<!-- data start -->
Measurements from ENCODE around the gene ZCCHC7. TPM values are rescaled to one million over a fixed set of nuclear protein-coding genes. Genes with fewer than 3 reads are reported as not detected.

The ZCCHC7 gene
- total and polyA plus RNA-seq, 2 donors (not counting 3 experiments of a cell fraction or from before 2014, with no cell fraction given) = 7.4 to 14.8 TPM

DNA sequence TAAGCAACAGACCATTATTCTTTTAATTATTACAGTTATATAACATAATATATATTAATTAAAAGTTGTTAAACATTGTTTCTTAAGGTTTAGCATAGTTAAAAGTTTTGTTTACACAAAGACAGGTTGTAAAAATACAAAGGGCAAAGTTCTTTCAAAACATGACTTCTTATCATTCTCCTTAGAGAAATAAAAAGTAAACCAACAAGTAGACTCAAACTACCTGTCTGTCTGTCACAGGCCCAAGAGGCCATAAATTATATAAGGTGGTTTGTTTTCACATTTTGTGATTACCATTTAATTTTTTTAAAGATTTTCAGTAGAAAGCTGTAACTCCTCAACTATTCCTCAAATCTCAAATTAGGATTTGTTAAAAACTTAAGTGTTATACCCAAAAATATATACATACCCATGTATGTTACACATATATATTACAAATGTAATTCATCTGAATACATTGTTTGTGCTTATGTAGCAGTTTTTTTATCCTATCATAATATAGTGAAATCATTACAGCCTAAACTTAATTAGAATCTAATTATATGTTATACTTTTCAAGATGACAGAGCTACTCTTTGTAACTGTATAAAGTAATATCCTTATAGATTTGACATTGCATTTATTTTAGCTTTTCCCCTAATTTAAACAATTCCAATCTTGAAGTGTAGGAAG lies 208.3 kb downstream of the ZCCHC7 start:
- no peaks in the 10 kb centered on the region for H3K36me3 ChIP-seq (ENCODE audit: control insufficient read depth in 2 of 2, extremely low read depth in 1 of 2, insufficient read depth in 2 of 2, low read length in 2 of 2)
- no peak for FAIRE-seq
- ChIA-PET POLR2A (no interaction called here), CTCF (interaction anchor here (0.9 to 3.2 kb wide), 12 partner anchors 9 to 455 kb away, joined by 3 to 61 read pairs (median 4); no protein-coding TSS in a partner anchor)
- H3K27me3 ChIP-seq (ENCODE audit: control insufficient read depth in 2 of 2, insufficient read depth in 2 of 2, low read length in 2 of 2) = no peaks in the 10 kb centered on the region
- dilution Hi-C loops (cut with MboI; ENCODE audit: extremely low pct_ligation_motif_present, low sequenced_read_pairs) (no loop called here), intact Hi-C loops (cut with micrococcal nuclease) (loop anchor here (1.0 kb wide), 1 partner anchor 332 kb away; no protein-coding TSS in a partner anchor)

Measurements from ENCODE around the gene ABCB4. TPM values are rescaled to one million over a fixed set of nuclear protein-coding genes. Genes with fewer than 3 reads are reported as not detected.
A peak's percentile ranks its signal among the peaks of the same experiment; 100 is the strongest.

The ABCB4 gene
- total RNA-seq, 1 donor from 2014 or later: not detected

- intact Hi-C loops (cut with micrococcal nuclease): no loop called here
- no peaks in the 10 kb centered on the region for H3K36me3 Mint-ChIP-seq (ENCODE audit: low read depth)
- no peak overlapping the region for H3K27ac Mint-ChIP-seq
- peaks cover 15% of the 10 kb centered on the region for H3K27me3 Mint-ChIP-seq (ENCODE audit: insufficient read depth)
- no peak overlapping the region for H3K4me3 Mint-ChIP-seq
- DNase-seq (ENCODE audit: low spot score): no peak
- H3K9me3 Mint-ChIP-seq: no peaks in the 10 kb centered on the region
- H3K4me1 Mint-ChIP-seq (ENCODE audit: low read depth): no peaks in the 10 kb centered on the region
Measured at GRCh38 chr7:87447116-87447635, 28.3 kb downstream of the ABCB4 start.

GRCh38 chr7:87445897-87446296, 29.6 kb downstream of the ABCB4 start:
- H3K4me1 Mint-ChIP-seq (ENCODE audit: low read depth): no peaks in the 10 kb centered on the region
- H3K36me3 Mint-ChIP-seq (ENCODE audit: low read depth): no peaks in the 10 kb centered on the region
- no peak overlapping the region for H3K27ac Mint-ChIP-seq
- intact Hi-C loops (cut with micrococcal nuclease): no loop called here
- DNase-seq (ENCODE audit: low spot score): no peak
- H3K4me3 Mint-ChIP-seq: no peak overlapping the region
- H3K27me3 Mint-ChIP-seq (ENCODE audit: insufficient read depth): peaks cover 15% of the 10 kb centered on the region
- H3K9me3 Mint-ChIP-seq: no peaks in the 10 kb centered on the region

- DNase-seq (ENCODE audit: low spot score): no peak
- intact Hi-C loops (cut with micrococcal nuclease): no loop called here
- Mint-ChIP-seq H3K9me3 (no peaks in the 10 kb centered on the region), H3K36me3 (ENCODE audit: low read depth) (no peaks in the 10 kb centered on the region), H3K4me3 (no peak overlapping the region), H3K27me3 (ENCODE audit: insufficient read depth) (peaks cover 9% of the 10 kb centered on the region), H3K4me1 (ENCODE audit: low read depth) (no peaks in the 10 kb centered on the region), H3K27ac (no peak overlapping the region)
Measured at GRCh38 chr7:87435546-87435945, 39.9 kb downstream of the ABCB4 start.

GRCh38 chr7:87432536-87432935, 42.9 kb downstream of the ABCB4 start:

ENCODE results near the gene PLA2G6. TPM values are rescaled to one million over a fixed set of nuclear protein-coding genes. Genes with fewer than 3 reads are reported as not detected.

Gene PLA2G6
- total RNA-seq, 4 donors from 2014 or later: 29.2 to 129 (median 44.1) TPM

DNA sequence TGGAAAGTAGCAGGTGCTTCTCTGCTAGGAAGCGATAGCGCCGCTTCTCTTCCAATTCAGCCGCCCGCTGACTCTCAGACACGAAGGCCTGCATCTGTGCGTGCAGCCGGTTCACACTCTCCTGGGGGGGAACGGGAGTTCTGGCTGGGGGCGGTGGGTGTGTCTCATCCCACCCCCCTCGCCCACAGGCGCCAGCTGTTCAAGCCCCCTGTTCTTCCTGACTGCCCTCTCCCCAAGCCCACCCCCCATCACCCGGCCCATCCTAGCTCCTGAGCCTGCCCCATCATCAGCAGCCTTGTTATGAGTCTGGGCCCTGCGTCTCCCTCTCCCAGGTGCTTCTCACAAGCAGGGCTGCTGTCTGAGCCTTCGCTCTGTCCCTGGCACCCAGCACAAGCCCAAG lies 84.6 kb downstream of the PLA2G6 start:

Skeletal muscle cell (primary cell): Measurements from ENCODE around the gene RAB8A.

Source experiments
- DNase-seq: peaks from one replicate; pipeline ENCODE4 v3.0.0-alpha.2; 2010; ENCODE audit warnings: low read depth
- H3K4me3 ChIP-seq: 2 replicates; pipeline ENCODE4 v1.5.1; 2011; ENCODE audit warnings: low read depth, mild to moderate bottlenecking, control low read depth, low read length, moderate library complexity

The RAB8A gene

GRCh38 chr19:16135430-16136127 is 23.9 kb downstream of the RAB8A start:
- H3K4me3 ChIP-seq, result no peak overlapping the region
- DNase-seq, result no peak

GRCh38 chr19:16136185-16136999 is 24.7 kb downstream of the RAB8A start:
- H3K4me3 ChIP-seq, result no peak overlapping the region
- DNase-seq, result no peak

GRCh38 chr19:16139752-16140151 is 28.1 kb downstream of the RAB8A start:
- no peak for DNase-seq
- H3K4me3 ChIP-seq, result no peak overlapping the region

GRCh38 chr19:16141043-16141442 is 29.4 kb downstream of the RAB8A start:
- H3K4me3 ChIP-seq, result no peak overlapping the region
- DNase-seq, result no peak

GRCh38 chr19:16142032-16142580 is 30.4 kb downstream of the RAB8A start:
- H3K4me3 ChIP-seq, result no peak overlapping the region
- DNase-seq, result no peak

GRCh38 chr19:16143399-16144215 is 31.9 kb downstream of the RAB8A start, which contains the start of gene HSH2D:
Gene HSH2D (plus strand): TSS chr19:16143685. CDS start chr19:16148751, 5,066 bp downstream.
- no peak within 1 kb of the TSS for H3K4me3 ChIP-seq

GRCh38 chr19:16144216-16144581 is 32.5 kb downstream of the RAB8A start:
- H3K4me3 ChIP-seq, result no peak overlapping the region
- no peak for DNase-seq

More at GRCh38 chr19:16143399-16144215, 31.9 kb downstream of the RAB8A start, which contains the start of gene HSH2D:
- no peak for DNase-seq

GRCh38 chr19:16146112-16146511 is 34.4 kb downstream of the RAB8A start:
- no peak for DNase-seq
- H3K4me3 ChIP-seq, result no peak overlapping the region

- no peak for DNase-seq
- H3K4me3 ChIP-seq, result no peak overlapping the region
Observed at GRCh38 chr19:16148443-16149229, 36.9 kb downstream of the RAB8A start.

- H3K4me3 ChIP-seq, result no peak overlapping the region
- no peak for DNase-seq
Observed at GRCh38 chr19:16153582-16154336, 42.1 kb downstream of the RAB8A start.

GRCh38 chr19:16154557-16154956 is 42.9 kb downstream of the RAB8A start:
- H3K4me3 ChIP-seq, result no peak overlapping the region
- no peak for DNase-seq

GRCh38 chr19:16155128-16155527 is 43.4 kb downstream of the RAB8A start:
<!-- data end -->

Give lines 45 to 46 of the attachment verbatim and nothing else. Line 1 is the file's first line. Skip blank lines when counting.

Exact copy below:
The RAB8A gene

GRCh38 chr19:16135430-16136127 is 23.9 kb downstream of the RAB8A start: